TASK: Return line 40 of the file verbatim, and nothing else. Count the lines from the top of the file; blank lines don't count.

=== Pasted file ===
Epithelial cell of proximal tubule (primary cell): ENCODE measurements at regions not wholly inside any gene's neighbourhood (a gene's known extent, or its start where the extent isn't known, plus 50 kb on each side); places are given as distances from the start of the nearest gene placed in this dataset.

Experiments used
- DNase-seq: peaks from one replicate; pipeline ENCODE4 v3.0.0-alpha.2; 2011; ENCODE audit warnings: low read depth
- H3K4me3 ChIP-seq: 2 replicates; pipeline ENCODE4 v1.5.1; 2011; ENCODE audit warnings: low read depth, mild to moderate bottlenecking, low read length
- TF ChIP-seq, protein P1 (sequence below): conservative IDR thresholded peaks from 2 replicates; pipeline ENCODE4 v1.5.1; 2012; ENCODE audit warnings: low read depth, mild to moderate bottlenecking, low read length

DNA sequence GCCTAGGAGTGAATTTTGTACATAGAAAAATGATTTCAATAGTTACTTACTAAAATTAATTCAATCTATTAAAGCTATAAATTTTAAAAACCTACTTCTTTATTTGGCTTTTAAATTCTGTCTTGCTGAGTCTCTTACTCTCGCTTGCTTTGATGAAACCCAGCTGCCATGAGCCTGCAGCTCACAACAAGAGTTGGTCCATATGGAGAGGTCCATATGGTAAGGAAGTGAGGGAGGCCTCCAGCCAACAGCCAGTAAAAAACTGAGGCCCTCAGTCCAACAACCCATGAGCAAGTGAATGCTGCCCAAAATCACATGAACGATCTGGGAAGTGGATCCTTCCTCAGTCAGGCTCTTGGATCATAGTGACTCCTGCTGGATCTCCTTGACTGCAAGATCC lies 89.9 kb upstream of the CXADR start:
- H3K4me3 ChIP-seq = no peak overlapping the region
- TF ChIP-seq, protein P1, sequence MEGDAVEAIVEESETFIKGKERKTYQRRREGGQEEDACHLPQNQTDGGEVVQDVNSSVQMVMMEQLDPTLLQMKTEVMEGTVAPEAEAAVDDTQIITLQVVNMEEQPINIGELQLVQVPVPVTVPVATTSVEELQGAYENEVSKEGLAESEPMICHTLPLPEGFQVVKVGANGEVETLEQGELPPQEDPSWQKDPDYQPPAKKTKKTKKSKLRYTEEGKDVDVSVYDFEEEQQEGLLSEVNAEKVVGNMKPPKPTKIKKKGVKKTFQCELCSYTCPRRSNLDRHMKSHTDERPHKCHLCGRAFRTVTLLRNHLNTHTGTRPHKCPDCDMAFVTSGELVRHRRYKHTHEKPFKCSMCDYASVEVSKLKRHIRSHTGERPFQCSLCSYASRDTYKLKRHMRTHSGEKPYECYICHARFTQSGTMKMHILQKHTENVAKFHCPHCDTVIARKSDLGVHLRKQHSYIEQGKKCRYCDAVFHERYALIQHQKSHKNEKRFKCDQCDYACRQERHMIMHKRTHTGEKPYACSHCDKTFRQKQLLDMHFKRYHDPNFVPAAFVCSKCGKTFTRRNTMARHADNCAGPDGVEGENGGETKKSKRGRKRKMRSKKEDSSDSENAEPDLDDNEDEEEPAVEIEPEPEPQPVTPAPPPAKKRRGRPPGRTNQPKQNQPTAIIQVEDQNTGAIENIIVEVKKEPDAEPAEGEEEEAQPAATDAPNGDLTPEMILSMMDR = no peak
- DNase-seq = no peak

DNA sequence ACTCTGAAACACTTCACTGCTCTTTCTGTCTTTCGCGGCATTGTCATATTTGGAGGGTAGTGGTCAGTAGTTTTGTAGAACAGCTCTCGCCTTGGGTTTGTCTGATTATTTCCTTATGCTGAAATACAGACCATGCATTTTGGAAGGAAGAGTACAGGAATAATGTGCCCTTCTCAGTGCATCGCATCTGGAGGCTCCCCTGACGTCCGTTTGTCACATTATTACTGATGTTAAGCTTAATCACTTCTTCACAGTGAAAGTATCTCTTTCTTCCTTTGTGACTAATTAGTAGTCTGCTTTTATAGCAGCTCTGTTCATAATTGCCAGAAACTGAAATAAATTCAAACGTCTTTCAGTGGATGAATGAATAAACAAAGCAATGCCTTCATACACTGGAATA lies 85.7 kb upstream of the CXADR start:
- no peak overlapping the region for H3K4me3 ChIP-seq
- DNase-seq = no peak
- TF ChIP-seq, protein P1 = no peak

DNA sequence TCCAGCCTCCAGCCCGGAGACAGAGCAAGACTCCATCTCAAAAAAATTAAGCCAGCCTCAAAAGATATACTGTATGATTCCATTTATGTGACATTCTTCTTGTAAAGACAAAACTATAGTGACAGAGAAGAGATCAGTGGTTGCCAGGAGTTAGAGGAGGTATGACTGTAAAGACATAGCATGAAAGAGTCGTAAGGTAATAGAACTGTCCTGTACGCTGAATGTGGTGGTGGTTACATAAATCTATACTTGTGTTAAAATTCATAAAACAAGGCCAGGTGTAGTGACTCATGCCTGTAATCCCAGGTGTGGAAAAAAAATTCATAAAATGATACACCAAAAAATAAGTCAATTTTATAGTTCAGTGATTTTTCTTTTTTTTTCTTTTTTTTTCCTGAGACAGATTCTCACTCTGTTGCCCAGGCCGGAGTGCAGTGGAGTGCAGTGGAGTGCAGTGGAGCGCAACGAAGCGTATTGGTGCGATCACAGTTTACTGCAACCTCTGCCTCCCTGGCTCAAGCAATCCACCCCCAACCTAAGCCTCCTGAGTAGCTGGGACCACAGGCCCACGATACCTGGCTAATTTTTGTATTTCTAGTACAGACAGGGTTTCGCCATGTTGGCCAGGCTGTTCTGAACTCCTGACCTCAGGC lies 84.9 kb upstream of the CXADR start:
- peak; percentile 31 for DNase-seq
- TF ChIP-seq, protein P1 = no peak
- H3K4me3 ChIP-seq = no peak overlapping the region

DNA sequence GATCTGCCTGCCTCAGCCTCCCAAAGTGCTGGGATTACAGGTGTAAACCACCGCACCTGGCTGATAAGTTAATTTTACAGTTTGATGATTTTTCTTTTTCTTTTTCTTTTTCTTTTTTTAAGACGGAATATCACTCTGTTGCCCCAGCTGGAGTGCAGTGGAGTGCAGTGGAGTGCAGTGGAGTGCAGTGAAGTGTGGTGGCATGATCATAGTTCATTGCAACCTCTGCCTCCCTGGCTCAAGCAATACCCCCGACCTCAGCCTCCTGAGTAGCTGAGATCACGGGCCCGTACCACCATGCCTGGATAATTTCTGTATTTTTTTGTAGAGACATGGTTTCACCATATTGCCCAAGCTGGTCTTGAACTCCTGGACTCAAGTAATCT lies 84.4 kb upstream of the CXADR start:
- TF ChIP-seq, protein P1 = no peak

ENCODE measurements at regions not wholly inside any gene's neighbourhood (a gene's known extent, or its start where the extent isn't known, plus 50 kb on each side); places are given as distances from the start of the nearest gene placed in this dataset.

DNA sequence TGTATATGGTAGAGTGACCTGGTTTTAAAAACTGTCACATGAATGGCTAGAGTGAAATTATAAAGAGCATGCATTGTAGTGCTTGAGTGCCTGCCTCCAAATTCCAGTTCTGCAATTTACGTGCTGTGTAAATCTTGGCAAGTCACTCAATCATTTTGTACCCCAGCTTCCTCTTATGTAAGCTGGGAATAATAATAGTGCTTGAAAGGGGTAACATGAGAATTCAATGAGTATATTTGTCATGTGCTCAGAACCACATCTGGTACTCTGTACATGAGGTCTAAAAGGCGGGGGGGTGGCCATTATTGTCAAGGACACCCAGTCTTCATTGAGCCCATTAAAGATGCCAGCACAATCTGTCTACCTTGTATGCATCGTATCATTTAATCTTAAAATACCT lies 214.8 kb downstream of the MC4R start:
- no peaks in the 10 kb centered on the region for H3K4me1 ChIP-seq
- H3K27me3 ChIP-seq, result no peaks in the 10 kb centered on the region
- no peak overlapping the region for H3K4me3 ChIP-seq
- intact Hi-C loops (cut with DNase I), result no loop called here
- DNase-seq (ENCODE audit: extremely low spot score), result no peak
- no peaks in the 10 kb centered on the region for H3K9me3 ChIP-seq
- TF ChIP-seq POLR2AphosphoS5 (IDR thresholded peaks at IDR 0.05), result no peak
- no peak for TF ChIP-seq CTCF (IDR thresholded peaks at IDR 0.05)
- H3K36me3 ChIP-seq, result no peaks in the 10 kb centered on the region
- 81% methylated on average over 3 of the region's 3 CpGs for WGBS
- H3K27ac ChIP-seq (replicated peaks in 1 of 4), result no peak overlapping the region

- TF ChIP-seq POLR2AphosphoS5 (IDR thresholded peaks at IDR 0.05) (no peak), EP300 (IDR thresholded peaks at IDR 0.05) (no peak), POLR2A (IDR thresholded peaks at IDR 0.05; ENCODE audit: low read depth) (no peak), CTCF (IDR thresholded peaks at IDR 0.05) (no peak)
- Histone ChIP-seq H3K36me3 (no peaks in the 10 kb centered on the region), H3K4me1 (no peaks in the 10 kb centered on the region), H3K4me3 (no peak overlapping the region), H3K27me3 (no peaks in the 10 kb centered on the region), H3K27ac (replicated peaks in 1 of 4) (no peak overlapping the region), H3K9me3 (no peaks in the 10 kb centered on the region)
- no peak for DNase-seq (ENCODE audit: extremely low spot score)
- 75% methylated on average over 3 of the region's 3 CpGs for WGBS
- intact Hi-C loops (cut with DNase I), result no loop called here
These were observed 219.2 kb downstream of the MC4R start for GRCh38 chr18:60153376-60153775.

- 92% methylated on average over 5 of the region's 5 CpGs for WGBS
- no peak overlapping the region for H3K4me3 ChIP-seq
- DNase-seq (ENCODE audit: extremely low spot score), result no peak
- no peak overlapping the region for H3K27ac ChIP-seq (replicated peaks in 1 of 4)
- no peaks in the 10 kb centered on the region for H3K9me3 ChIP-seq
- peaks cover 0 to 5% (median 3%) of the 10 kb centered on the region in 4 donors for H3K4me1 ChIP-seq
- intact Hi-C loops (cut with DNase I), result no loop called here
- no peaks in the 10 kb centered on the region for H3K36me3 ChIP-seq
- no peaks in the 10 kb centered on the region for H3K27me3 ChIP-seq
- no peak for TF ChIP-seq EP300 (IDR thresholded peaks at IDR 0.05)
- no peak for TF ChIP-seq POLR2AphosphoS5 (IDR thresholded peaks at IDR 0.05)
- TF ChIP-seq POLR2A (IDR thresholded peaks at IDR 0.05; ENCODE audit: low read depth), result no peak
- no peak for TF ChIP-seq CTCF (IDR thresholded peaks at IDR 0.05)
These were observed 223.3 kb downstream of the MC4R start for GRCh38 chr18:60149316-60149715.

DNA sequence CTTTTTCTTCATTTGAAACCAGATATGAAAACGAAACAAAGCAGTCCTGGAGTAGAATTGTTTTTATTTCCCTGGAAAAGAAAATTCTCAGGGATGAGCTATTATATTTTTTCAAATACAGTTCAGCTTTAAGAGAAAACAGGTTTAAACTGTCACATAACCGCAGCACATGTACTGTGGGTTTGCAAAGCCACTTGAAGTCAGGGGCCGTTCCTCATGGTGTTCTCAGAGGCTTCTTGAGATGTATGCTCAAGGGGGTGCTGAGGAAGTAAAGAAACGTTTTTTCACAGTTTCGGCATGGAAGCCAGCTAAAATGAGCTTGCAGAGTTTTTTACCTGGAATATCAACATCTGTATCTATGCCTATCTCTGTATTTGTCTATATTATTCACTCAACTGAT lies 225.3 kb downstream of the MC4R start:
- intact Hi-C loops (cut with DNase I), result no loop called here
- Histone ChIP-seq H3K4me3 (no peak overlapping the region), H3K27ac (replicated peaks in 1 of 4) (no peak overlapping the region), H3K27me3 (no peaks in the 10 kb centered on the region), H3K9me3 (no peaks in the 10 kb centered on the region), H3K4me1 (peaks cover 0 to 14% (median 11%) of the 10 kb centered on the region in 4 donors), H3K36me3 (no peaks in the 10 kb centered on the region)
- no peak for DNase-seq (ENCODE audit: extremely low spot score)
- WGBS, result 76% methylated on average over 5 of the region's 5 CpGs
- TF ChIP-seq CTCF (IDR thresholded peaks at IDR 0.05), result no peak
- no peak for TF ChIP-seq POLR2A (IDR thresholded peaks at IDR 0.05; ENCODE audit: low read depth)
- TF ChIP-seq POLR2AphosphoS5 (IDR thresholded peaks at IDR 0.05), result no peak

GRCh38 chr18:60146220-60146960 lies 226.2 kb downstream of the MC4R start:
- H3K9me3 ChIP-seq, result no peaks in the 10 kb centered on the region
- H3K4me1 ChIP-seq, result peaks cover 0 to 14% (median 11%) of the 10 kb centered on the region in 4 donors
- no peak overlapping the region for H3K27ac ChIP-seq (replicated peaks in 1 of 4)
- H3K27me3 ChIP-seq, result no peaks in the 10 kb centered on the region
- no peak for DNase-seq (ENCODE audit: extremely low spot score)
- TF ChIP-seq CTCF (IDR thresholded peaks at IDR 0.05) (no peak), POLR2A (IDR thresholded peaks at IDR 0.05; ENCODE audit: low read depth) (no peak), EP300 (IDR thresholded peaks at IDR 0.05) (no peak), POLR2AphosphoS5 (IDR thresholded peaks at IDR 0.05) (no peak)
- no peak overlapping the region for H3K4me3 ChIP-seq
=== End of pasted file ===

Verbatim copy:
- no peak overlapping the region for H3K4me3 ChIP-seq